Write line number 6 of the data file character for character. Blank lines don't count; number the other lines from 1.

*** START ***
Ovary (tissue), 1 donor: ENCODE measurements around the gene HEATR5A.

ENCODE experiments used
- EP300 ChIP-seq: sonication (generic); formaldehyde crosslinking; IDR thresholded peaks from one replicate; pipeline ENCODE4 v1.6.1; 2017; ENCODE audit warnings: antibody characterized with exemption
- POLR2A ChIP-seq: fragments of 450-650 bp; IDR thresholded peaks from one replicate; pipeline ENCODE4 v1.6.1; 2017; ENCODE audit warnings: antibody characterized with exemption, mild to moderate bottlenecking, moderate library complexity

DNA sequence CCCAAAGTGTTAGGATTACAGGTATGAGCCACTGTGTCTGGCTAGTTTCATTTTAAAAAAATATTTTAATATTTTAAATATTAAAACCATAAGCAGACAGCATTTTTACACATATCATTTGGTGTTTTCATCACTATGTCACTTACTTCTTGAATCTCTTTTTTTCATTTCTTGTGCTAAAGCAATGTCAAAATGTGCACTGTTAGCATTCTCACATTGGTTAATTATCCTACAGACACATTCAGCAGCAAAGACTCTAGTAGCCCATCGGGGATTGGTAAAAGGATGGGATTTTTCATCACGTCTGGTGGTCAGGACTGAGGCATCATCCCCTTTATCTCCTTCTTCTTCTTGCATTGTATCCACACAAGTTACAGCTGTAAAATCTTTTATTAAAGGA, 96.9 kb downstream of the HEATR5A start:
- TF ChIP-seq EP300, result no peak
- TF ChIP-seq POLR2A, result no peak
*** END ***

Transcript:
- TF ChIP-seq EP300, result no peak